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1. Chapter 13 Section 4 The Church Wields Power
3. Church Structures The Church established its own organization and power was based on status.
Clergy- different ranks of religious officials.
The Pope headed the Church in Rome.
Local Priests served as the main contact for the community.
4. Religion as a Unifying Force The Church provided Christians with a sense of security.
Sacraments- important religious ceremonies administered by priests.
Sacraments paved the way for religious salvation.
The church served as the unifying force in the daily lives of most people.
5. Church Justice The Church was religious and political.
The Church also created a system of justice for people’s conduct.
Canon Law- the law of the Church.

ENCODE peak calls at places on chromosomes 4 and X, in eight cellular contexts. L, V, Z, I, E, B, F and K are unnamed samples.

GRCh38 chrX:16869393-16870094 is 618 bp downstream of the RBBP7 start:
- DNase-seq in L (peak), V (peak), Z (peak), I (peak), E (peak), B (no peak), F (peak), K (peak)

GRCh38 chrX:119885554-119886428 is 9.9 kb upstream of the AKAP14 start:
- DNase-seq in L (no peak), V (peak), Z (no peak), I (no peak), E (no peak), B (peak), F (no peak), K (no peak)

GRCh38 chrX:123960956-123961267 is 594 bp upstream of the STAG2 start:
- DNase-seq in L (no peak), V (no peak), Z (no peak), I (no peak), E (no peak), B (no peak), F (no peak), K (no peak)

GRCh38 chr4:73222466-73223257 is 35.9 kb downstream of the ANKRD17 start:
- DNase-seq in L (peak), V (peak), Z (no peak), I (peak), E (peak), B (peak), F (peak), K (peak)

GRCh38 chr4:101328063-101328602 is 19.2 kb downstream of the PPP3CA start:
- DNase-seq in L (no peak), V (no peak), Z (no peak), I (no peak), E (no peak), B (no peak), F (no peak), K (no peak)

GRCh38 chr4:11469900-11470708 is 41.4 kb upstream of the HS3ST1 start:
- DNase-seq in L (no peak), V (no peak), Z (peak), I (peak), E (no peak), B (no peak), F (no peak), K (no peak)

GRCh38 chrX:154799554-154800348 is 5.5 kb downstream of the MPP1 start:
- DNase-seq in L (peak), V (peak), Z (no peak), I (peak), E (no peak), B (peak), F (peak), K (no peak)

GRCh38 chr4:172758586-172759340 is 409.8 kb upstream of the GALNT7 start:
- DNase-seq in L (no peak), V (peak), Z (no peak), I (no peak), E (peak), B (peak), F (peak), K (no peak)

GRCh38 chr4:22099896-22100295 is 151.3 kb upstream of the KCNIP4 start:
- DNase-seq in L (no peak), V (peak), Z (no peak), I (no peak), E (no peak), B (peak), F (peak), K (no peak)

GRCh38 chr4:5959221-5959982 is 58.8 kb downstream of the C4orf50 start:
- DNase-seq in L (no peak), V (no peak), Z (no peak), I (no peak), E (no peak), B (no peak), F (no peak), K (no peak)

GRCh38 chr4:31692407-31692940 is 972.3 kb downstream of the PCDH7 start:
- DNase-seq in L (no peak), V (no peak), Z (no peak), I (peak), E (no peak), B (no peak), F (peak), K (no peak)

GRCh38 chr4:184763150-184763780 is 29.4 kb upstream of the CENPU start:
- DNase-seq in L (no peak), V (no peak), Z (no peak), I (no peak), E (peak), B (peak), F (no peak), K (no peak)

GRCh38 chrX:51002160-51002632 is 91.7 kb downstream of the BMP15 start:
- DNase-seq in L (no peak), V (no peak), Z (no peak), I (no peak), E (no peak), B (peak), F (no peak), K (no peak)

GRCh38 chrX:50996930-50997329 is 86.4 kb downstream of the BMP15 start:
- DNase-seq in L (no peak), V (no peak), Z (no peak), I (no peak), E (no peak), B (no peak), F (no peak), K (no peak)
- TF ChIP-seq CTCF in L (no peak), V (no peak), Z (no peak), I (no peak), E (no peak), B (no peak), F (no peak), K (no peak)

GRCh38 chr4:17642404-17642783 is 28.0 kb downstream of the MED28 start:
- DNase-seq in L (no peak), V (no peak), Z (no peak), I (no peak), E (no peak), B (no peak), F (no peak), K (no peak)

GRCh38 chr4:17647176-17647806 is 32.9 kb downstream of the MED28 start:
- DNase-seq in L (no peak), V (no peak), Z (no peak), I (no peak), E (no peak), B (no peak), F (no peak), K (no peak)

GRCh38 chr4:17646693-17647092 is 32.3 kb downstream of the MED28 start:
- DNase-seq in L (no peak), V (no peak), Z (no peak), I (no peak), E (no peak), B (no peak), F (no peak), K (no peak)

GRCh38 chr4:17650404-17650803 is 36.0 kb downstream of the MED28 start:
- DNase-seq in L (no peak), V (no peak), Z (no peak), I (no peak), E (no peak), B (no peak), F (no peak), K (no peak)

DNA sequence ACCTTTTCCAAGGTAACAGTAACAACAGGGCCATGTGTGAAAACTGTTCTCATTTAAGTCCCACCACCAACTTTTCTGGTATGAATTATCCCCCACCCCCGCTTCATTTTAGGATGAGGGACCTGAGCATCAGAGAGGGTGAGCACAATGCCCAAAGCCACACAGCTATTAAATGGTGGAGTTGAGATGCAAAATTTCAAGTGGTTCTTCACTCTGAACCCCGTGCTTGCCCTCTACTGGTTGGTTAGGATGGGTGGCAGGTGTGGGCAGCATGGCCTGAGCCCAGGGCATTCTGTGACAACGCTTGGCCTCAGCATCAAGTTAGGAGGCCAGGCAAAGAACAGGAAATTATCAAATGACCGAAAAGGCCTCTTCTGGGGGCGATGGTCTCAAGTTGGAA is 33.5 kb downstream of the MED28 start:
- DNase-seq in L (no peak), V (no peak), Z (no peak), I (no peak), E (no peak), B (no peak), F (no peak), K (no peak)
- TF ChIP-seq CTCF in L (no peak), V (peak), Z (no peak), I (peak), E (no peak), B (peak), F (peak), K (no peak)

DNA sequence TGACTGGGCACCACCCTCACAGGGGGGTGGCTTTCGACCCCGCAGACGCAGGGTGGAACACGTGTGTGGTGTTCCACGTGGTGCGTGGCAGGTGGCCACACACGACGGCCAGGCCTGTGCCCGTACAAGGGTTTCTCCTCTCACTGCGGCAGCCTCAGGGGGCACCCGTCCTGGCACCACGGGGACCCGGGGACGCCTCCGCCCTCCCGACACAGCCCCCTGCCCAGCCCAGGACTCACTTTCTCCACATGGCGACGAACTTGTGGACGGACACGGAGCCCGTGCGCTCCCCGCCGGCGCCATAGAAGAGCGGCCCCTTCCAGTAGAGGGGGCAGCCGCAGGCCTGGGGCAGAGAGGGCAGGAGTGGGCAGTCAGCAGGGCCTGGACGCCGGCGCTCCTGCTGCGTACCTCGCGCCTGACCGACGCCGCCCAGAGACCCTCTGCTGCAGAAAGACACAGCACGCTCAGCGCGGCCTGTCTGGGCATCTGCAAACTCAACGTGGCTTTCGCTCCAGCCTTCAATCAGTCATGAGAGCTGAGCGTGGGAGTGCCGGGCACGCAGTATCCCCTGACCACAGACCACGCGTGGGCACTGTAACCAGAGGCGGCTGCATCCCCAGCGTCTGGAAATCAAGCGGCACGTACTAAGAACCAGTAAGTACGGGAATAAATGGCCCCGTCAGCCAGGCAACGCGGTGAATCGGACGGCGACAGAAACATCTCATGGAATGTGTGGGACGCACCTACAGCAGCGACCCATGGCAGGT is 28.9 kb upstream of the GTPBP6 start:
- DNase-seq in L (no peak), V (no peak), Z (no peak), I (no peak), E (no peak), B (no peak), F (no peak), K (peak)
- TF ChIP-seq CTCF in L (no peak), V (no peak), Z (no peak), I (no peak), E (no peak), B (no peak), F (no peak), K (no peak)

Excommunication- banishment from the church to wield power over political rulers.
6. The Church and Holy Roman Empire Holy Roman Empire- strongest kingdom that arose after Charlemagne’s death.
Otto the Great- most effective ruler of medieval Germany.
Otto sought help from the clergy to limit the nobles strength and formed a close alliance with the church.
7. Holy Roman Emperor Clashes with the Pope The Church began to resent Otto the Great and the power that he and other kings had over the church.
Lay investiture- a ceremony in which kings and nobles appoint church officials.
The church wanted the right to appoint it’s own clergy, not the government!
Eventually the pope banned lay investiture.
8. Renewed Church Conflicts Under Frederick I Frederick I- first ruler to call his lands the Holy Roman Empire.
His forceful personality and military skills helped him dominate.
He repeatedly invaded rich cities of Italy.
His actions angered the pope.
9. German States Remain Separate Kings after Frederick I tried to revive Charlemagne’s empire.
This led to wars with Italian cities and the Church.
These conflicts were among several reasons why the feudal states did not unify during the Middle Ages.